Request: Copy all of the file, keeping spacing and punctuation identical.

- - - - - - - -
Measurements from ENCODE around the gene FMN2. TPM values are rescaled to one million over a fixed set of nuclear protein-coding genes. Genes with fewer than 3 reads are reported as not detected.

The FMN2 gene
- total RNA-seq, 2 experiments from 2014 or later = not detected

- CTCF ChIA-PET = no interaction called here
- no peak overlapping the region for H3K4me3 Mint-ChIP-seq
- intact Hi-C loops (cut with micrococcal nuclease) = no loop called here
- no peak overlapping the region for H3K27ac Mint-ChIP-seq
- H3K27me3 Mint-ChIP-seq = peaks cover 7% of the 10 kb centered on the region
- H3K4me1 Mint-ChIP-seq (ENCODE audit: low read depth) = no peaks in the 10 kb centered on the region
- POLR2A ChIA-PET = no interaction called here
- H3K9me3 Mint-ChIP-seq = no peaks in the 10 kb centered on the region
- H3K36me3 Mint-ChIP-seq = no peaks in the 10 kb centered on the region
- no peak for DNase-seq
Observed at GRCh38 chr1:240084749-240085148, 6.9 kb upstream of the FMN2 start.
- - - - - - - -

Measurements from ENCODE around the gene FMN2. TPM values are rescaled to one million over a fixed set of nuclear protein-coding genes. Genes with fewer than 3 reads are reported as not detected.

The FMN2 gene
- total RNA-seq, 2 experiments from 2014 or later = not detected

- CTCF ChIA-PET = no interaction called here
- no peak overlapping the region for H3K4me3 Mint-ChIP-seq
- intact Hi-C loops (cut with micrococcal nuclease) = no loop called here
- no peak overlapping the region for H3K27ac Mint-ChIP-seq
- H3K27me3 Mint-ChIP-seq = peaks cover 7% of the 10 kb centered on the region
- H3K4me1 Mint-ChIP-seq (ENCODE audit: low read depth) = no peaks in the 10 kb centered on the region
- POLR2A ChIA-PET = no interaction called here
- H3K9me3 Mint-ChIP-seq = no peaks in the 10 kb centered on the region
- H3K36me3 Mint-ChIP-seq = no peaks in the 10 kb centered on the region
- no peak for DNase-seq
Observed at GRCh38 chr1:240084749-240085148, 6.9 kb upstream of the FMN2 start.